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MARKER DATABASE
“Bite-Size Bits of Local, National, and Global History”
“Bite-Size Bits of Local, National, and Global History”
Arlington in Arlington County, Virginia — The American South (Mid-Atlantic)
 

Washington's Survey Marker

 
 
Washington's Survey Marker image. Click for full size.
By Kevin Vincent, July 7, 2012
1. Washington's Survey Marker
This is the monument described on the missing historical marker. The inscription is no longer completely legible.
Inscription. Although it is no longer legible, this monument marks the northernmost point of an approximately 1200-acre tract of land that George Washington purchased in 1775 prior to the American Revolution. Washington used an oak tree that stood on this site as a corner marker when he surveyed his property in 1785 after the war. Four Mile Run was the eastern boundary of the property. Washington owned the land at the time of his death in 1799 and afterwards it became known as “Washington’s Forest.” A section of the trunk of the oak tree that Washington used as a survey marker is on display in Glencarlyn Library.
 
Erected by Arlington County, Virginia.
 
Location. Marker has been reported missing. It was located near 38° 51.73′ N, 77° 7.03′ W. Marker was in Arlington, Virginia, in Arlington County. Click for map. The marker was located in Glencarlyn Park near the confluence of Long Branch and Four Mile Run. Marker was in this post office area: Arlington VA 22204, United States of America.
 
Other nearby markers. At least 8 other markers are within walking distance of this location. Carlin Springs (approx. 0.4 miles away); Barcroft Community House (approx. 0.4 miles away); John Ball House (approx.
Washington's Survey Marker Marker image. Click for full size.
By J. Makali Bruton, March 14, 2016
2. Washington's Survey Marker Marker
A view of the monument, looking west.
0.4 miles away); The Ball-Carlin Cemetery (approx. half a mile away); Carlin Community Hall (approx. half a mile away); Glencarlyn Station (approx. half a mile away); Barcroft (approx. 0.6 miles away); The Arlington Mill (approx. 0.6 miles away). Click for a list of all markers in Arlington.
 
Also see . . .
1. WalkArlington Walkabouts: George Washington's Forest. This is a hike to sites in Arlington connected with the property owned by George Washington, and includes a video of a tour led by "George Washington" (Submitted on June 16, 2012, by Kevin Vincent of Arlington, Virginia.)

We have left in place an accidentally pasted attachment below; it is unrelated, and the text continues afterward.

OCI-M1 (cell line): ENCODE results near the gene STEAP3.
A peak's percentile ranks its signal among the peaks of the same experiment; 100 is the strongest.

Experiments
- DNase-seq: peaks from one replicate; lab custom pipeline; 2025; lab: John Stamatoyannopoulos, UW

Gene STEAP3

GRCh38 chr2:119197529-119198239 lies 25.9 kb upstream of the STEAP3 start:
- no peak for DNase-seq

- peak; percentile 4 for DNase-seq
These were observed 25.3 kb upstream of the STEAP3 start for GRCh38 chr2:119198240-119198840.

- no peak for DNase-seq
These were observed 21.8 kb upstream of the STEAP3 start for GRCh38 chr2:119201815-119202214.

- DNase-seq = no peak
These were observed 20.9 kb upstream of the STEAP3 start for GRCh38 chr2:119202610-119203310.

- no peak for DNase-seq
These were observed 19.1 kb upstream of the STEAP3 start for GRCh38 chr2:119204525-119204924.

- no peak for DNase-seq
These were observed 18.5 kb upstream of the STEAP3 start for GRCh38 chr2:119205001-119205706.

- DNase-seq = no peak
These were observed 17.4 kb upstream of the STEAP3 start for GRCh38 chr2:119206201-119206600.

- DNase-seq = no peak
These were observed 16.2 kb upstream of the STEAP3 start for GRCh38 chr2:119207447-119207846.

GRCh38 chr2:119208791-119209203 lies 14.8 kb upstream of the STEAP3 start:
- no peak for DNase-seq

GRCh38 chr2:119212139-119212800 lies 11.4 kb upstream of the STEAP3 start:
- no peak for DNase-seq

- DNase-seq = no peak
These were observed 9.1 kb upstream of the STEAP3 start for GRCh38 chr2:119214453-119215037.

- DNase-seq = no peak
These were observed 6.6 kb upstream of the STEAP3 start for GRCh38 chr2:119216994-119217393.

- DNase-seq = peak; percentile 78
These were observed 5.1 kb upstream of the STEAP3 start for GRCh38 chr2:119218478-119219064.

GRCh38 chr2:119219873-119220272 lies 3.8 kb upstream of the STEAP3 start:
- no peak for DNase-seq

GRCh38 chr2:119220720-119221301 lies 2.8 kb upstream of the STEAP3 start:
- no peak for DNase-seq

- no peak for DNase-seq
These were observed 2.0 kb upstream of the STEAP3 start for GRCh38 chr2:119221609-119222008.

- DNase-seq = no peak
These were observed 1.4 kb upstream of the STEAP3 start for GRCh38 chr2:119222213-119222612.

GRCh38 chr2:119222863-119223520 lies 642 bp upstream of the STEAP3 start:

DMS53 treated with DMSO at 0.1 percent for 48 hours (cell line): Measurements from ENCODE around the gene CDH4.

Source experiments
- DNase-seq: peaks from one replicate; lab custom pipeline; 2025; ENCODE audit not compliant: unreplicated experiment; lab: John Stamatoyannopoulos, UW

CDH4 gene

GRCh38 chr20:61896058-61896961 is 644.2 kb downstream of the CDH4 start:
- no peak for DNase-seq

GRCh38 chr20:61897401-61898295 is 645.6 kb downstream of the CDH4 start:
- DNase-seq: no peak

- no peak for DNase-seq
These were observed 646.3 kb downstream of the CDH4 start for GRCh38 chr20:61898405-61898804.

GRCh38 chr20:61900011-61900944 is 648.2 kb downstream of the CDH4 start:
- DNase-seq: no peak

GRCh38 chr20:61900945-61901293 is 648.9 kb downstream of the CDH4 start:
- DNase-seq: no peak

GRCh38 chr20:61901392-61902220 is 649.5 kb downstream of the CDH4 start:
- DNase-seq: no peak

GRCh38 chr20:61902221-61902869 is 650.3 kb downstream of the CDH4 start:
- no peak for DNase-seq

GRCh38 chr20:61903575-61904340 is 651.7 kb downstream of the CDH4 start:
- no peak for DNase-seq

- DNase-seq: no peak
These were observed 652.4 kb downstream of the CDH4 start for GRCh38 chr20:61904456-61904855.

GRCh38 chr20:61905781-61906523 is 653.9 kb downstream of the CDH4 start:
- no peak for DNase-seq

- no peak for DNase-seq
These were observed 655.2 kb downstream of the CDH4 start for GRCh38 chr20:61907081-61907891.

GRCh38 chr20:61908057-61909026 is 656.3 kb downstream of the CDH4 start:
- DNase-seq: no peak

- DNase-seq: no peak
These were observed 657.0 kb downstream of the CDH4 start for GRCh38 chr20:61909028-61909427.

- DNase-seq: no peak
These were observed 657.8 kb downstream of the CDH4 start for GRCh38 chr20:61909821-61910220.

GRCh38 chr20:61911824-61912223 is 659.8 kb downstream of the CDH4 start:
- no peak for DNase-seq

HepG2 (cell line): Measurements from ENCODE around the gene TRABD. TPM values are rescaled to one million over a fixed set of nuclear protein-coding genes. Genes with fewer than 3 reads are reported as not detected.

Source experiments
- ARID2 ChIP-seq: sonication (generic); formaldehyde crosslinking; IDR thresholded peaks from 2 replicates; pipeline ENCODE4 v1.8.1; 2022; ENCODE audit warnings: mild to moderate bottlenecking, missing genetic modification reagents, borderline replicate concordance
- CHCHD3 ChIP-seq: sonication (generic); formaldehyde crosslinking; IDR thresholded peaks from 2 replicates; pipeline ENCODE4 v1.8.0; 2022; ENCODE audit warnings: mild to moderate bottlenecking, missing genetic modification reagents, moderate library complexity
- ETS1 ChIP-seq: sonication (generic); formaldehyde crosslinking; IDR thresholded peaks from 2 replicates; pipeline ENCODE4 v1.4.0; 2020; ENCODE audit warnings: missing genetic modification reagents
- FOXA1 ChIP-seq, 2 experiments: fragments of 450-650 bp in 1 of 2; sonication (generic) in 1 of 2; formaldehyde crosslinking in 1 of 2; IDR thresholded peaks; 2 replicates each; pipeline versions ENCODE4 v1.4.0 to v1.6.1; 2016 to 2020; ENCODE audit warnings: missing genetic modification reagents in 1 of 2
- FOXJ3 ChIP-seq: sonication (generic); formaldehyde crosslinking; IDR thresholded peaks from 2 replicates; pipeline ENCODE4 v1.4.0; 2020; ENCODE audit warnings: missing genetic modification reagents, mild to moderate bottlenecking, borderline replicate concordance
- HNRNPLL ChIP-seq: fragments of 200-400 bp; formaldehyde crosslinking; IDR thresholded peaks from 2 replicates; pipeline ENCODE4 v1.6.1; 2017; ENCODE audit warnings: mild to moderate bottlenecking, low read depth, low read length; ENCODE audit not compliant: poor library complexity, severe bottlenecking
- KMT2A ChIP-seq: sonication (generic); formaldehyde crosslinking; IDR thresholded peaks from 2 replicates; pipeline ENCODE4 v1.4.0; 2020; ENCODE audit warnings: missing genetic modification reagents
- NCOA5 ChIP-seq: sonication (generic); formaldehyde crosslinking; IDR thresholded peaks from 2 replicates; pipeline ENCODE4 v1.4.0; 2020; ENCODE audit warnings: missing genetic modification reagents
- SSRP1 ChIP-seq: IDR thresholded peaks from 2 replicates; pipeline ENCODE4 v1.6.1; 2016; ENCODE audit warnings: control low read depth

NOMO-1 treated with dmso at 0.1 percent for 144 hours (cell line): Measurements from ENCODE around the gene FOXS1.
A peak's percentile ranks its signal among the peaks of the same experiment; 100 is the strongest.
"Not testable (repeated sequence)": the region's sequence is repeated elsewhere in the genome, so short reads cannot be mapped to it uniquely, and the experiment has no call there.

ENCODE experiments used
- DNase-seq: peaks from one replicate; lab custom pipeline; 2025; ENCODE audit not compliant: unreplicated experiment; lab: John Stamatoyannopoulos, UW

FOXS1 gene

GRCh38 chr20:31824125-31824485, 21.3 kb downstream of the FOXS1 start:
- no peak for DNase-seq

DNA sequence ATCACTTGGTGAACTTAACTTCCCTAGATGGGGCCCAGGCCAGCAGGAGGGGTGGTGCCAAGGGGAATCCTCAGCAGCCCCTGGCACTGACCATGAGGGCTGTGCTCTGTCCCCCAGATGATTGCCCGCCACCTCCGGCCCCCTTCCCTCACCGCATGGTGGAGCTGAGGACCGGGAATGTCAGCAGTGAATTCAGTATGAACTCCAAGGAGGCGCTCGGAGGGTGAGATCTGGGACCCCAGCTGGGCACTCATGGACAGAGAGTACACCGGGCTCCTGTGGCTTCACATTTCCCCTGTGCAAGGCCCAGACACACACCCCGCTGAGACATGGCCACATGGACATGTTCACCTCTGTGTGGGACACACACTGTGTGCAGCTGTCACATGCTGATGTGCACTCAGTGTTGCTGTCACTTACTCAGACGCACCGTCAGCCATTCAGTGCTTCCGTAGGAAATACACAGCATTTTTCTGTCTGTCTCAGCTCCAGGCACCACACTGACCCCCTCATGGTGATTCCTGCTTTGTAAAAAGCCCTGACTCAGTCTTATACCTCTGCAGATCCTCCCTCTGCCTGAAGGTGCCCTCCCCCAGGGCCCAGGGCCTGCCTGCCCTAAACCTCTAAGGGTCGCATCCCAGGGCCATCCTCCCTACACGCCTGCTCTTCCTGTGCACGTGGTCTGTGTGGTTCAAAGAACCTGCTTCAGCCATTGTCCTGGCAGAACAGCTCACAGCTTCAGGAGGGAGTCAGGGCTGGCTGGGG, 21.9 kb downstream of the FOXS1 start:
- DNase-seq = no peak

2. Walk through Washington's Forest tour on Arlington Historical Society website. (Submitted on June 17, 2012, by Kevin Vincent of Arlington, Virginia.)
 
Additional comments.
1.
Note To Editor only visible by Contributor and editor    
    — Submitted July 9, 2012, by Kevin Vincent of Arlington, Virginia.

 
Categories. Colonial EraMan-Made FeaturesSettlements & SettlersWar, US Revolutionary
 
Washington's Survey Marker Marker image. Click for full size.
By J. Makali Bruton, March 14, 2016
3. Washington's Survey Marker Marker
The monument can be difficult to find with the marker missing. The monument is behind the rock wall at the end of this sidewalk from the parking area near the confluence of the two creeks.
Washington's Survey Marker Marker image. Click for full size.
By J. Makali Bruton, March 14, 2016
4. Washington's Survey Marker Marker
Although the monument's text is largely illegible, most of the rightmost text can be read. It appears to be very similar to the text found on the small marker attached to the portion of the tree trunk found at the Glencarlyn Library, including such words as: oak tree, made, which, survey, deeds, approved by N.S.D.A.R.
Trunk of Washington's Survey tree in Glencarlyn Library image. Click for full size.
By Kevin Vincent, July 7, 2012
5. Trunk of Washington's Survey tree in Glencarlyn Library
Close up of trunk showing inscription image. Click for full size.
By Kevin Vincent, July 7, 2012
6. Close up of trunk showing inscription
The text reads: A section of the white oak tree which bore a survey mark, made by George Washington. It became a monumental survey mark much used. Was located on the point at junction of Four Mile Run and Long Branch. The tradition continues by owners of this property, since deeded by Lord Fairfax, 1742. Preserved and marked by order of Glencarlyn Co-operative Association and authorized by N.S.D.A.R.
 
 
Credits. This page originally submitted on , by Kevin Vincent of Arlington, Virginia. This page has been viewed 732 times since then and 14 times this year. Photos:   1. submitted on , by Kevin Vincent of Arlington, Virginia.   2, 3, 4. submitted on , by J. Makali Bruton of Querétaro, Mexico.   5, 6. submitted on , by Kevin Vincent of Arlington, Virginia. • Kevin W. was the editor who published this page. This page was last revised on June 16, 2016.
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